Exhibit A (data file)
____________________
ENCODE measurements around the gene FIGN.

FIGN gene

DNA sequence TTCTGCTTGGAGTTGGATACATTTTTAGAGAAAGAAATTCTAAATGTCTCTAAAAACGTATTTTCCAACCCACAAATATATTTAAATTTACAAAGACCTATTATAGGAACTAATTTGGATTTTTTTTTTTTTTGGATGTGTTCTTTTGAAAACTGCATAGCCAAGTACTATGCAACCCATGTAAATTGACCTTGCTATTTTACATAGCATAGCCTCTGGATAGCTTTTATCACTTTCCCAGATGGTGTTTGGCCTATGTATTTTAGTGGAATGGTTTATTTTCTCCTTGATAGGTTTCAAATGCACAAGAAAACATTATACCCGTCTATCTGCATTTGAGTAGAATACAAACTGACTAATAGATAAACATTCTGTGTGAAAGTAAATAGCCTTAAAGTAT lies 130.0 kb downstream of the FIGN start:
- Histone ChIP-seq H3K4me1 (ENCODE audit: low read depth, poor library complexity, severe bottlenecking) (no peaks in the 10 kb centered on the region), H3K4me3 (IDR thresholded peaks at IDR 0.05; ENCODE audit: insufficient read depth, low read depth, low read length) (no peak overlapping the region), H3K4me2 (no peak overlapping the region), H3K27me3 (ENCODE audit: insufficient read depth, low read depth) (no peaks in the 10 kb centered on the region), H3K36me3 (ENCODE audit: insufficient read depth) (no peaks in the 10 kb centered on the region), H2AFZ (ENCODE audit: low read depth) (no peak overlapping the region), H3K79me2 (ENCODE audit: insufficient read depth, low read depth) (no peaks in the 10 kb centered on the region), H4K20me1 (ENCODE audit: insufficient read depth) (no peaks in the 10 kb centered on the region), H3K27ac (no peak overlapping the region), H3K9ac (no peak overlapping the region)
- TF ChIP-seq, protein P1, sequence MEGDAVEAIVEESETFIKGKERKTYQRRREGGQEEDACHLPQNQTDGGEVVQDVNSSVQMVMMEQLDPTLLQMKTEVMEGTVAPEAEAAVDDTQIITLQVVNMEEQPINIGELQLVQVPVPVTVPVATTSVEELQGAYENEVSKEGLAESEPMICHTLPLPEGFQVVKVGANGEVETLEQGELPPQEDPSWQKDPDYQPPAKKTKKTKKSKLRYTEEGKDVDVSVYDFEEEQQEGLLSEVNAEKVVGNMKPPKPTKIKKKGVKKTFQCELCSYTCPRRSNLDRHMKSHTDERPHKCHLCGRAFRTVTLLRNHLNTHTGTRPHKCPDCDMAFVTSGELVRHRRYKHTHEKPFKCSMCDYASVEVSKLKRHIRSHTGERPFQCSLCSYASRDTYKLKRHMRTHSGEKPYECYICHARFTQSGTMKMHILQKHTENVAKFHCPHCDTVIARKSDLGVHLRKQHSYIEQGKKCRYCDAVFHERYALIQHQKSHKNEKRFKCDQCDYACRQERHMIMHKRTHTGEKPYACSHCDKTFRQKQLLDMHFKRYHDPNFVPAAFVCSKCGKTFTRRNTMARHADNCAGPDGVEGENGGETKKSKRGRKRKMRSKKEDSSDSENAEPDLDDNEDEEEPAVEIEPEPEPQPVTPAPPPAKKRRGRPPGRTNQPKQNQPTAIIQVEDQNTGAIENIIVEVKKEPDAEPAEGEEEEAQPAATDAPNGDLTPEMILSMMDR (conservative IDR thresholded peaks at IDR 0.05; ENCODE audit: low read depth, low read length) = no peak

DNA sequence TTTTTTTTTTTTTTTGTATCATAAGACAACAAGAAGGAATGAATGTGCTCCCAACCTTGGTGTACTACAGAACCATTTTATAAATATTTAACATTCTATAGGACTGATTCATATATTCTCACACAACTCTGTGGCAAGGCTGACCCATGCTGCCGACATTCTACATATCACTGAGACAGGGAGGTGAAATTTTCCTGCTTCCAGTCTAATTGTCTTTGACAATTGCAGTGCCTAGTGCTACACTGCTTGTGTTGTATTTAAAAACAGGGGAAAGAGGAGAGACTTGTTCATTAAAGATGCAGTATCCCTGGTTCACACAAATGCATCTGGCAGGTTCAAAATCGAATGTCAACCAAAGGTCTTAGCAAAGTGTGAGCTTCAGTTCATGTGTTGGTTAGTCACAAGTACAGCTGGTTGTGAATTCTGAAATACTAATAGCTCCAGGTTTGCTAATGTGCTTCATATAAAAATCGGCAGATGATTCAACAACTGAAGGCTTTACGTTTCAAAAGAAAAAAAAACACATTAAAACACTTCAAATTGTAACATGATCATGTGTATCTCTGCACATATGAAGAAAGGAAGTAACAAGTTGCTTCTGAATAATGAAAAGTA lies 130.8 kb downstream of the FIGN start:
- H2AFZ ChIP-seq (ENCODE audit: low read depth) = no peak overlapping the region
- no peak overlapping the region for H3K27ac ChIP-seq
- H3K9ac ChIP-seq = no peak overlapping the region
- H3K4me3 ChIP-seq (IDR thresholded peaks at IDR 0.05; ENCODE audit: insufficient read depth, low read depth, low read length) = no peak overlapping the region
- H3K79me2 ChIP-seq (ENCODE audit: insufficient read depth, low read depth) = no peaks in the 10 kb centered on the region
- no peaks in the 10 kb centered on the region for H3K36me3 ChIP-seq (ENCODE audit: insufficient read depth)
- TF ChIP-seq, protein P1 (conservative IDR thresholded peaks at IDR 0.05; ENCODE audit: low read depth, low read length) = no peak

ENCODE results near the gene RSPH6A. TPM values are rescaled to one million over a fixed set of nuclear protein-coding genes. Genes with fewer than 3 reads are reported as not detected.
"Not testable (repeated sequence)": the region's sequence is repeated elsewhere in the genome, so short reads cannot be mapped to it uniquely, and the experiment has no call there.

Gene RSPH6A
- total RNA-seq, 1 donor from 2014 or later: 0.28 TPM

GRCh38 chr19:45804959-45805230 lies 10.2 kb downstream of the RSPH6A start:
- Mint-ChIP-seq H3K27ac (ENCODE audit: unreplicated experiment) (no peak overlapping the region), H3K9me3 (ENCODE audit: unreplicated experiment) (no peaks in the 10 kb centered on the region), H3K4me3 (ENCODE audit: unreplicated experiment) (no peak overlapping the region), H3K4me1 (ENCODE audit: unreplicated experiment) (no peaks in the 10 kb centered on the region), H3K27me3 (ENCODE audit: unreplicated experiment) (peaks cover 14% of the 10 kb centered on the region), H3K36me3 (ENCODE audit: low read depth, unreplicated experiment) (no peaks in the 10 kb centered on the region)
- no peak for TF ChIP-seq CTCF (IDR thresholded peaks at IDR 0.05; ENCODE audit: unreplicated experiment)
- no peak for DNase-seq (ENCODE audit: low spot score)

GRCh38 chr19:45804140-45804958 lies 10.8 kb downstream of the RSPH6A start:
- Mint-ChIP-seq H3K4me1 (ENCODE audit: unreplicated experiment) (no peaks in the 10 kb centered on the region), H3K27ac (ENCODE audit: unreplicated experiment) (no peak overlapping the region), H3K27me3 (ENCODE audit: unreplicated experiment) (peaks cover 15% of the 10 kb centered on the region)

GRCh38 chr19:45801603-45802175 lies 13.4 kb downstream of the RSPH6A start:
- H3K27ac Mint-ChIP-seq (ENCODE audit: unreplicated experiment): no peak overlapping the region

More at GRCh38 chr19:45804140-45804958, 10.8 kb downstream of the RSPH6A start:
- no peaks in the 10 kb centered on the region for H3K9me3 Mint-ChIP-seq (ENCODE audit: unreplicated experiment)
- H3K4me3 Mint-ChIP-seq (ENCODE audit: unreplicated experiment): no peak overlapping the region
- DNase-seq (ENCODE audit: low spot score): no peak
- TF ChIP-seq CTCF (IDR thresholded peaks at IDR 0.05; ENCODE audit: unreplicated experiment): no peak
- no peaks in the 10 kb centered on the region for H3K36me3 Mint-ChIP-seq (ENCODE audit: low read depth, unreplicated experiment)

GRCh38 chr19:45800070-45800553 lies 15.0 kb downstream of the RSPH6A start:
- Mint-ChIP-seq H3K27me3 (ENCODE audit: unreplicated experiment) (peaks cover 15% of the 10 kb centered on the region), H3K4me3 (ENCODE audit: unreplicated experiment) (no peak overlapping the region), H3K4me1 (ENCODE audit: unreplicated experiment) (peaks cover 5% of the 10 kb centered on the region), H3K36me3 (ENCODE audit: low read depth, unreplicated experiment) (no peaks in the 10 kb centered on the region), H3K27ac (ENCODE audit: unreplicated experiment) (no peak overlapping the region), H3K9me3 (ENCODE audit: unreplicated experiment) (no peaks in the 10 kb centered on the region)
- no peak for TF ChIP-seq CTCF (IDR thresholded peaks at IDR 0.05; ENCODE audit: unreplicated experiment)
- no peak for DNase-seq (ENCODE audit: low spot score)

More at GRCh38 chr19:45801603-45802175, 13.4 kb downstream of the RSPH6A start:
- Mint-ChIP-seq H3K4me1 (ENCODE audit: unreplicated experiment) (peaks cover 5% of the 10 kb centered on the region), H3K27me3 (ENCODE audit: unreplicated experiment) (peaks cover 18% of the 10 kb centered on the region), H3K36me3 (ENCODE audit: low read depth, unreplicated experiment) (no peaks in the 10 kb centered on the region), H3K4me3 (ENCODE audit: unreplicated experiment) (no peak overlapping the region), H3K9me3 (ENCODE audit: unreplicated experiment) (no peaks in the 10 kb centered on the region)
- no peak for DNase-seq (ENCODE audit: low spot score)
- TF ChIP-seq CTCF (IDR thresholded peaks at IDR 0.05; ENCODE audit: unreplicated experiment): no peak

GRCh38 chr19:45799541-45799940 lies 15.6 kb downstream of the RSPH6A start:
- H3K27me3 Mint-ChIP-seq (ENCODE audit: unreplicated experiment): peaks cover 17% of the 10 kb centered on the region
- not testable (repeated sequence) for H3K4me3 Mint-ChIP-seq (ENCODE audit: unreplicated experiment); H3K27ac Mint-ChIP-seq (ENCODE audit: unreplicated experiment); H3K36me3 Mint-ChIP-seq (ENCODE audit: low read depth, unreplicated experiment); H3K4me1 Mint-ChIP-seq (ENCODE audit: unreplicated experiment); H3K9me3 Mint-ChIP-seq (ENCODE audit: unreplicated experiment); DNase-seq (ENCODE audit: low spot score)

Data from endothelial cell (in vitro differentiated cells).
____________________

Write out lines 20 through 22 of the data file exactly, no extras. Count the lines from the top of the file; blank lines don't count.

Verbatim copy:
- no peak for TF ChIP-seq CTCF (IDR thresholded peaks at IDR 0.05; ENCODE audit: unreplicated experiment)
- no peak for DNase-seq (ENCODE audit: low spot score)

GRCh38 chr19:45804140-45804958 lies 10.8 kb downstream of the RSPH6A start: